I used to be poor. OK, I’m still poor, just not the same kind of poor. I used to be the kind of poor that wasn’t just living check-to-check but living way beyond my means just to get my family’s basic needs met. I didn’t have cable or a cellphone or new clothes. There was no place I could cut my spending to make ends meet. Nor was there a single luxury I could forgo to afford those extra expenses that pop up when you have kids… like school supplies and field trips.
So when the long list of school supplies would arrive in the mail a few weeks before the start of the school year or when a permission slip for a costly field trip would come home during the year, I’d cry. I wanted so badly to be able to afford these things for my child. I felt like I’d failed her.
Some people say I should not have had a child if I couldn’t afford to buy everything she needed. They shake their fists at requests from their kids’ teachers for extra supplies, mumbling obscenities between assertions that they work hard for their money. They believe that all it takes is hard work and that even those born into the most impoverished conditions can climb their way out.
They are the same parents who write their child’s name boldly on every box of crayons they buy because they spent a whole dollar of hard-earned money on them (I’m actually surprised they don’t carve their child’s name into every individual crayon) and then get angry when they discover that many teachers just throw all the supplies into a community pile at the beginning of the year.
These are the parents who thought that my child didn’t deserve supplies at all if I couldn’t afford it. And I wonder, what exactly did they want? For me to go to the money tree and grab a few leaves for a box of crayons? For my child to just show up without pencils and paper? To just sit there? Because as long as she is seated in a desk every day, she technically has the opportunity to learn, right? Who cares if she actually has the supplies necessary to do all the work?
To these people, a child’s right to an education in this country goes only as far as there being a building called “school” that they can sit in every day. Everything else — supplies, field trips, band, etc. — is extra and should be provided by the parents. If the parents can’t provide it, they should have never had kids.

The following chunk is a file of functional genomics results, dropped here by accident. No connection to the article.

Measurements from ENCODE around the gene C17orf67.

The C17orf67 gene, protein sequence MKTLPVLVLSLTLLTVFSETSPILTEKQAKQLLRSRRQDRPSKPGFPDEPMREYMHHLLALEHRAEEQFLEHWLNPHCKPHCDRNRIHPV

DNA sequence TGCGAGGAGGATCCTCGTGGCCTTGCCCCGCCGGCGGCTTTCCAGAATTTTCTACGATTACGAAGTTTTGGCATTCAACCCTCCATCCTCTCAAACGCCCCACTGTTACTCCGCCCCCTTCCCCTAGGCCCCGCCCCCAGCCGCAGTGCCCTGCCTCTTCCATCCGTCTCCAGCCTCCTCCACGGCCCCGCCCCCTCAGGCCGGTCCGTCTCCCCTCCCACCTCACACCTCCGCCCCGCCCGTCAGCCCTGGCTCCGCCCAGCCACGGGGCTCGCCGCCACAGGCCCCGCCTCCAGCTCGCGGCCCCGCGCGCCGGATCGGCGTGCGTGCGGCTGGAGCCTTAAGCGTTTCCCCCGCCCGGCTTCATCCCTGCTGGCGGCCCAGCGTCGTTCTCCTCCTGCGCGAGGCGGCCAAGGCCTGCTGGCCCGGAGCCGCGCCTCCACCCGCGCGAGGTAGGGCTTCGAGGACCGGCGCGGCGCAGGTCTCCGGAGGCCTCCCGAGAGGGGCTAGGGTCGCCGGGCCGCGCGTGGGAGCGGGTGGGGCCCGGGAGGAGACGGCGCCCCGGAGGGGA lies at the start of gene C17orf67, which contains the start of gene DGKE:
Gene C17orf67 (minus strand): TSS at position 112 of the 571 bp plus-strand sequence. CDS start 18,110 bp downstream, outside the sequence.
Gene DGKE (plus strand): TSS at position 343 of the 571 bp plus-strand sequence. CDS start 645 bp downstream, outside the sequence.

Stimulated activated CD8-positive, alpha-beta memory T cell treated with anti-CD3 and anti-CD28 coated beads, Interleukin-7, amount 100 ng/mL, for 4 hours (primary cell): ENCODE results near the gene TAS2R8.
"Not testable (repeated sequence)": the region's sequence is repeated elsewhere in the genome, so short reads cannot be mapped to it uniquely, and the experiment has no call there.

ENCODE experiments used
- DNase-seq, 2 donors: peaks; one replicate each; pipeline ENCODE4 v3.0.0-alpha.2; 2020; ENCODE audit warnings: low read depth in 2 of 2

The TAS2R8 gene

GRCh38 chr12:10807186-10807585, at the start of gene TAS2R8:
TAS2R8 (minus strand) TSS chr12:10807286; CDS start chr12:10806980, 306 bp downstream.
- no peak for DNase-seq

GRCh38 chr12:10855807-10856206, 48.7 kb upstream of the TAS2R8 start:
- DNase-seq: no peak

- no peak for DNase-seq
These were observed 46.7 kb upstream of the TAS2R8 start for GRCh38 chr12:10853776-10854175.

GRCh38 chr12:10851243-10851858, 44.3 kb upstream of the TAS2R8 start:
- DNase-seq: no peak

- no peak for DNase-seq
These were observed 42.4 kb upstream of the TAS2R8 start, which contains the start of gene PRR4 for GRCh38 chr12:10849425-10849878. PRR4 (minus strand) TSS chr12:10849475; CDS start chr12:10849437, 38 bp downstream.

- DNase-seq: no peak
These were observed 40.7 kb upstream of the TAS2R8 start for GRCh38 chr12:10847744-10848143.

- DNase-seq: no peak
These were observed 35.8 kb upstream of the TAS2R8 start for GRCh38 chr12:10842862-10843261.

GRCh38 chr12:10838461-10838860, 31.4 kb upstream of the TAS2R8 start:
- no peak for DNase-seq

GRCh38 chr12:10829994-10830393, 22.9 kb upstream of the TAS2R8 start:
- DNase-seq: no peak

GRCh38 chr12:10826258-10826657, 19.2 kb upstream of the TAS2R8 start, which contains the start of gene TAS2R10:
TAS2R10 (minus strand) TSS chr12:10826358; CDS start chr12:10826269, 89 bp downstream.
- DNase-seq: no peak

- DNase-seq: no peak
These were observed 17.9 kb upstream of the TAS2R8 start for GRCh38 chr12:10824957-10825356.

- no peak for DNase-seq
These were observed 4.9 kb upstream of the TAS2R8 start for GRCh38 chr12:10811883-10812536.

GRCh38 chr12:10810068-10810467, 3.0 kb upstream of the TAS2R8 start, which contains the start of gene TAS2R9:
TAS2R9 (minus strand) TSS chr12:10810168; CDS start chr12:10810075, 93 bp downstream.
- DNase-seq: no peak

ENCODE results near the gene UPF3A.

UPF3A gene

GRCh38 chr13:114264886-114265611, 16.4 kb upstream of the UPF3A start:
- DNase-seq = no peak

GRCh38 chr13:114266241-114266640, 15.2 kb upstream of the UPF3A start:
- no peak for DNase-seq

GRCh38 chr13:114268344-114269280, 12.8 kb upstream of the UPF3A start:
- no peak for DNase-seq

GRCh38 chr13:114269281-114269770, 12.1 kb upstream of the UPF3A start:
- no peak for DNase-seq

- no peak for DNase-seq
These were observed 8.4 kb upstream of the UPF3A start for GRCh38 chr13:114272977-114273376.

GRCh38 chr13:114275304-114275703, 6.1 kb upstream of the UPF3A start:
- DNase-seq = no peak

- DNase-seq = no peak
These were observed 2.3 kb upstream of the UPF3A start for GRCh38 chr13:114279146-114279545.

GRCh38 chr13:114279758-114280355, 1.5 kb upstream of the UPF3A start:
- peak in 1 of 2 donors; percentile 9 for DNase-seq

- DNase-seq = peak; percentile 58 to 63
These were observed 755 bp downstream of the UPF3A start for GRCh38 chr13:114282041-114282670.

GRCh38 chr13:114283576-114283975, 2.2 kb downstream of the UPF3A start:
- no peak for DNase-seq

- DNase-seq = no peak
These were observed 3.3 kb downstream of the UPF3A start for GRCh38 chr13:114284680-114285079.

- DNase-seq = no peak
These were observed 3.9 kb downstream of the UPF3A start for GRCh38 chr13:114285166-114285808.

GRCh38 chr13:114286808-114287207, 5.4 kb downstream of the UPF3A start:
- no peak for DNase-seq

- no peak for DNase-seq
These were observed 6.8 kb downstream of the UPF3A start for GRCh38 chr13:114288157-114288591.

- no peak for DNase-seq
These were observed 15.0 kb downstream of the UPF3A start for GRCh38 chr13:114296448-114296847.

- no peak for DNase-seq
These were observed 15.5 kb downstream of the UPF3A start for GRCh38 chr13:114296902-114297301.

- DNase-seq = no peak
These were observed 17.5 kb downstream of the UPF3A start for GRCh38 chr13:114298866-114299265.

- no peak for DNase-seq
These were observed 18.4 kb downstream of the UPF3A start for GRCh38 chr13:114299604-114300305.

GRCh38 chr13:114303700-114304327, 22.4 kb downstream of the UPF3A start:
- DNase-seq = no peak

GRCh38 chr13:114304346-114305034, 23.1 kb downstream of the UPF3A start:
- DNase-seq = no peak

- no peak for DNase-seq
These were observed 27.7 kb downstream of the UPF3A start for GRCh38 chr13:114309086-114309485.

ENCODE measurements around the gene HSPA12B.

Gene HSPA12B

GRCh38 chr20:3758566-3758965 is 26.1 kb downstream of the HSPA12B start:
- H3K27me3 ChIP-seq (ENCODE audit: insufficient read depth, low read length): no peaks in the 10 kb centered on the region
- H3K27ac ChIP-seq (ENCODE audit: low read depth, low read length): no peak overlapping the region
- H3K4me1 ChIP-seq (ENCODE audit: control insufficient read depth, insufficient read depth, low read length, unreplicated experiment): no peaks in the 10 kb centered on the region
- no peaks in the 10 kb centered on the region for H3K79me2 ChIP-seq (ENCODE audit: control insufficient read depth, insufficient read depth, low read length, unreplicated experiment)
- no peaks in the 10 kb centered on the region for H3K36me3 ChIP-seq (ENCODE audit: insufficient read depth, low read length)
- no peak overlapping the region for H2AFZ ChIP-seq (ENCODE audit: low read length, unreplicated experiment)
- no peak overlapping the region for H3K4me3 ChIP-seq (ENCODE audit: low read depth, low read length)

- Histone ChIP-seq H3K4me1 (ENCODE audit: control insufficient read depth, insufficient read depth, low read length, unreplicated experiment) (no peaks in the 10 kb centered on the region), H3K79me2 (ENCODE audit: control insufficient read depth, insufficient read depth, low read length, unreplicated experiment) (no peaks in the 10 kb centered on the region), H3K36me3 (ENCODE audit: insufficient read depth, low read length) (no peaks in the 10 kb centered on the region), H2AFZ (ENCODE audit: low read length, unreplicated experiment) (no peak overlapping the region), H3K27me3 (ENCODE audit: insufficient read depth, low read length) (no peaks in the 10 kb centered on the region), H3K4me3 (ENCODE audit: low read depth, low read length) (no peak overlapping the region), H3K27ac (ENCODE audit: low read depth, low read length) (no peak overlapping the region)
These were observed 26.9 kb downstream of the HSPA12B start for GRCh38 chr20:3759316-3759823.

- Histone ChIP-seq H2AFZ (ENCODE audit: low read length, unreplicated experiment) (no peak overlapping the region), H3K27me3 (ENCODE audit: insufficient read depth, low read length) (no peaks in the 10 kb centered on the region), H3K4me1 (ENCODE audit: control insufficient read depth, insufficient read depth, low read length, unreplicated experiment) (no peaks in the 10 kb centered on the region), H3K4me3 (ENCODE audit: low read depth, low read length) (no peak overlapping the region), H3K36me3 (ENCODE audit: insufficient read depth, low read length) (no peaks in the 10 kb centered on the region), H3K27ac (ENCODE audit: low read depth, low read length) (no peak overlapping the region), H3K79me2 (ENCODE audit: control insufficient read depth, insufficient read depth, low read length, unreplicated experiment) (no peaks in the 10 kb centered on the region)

But then there are others — the parents who buy extra supplies and contribute extra field trip funds without complaint. They do this often without even receiving a thank-you.
But I would like to thank them.
Because of them, my daughter never got bad marks on her report card simply because she didn’t have the supplies to finish a project. Because of them, her economic class never meant she didn’t get to do science projects, learn to write or make art.
And it’s because of them that all of our children actually got to do some pretty neat things in school, because many teachers won’t put a project on the curriculum if there will be supply issues.
And they don’t complain that their kids won’t get special supplies to lose on the bus or day care or an after-school activity. They happily buy multiple sets of basic supplies to be thrown into the class pile. They understand that the crayons, calculators, markers and paper are tools for learning and that kids will learn whether the crayons are Crayola or RoseArt and whether or not they have a crayon case with their name on it.
The truth is that we, as a society, don’t put enough money into our education system. All of this really should be paid for by our taxes. The United States is supposed to be the land of equal opportunity. But it isn’t. If it were, parents wouldn’t need to buy any school supplies at all. Maybe someday we’ll be the country we always claim to be. Until then, I hope there are always people stepping up and pitching in for the things taxes don’t cover. And if you’re one of them, I thank you.
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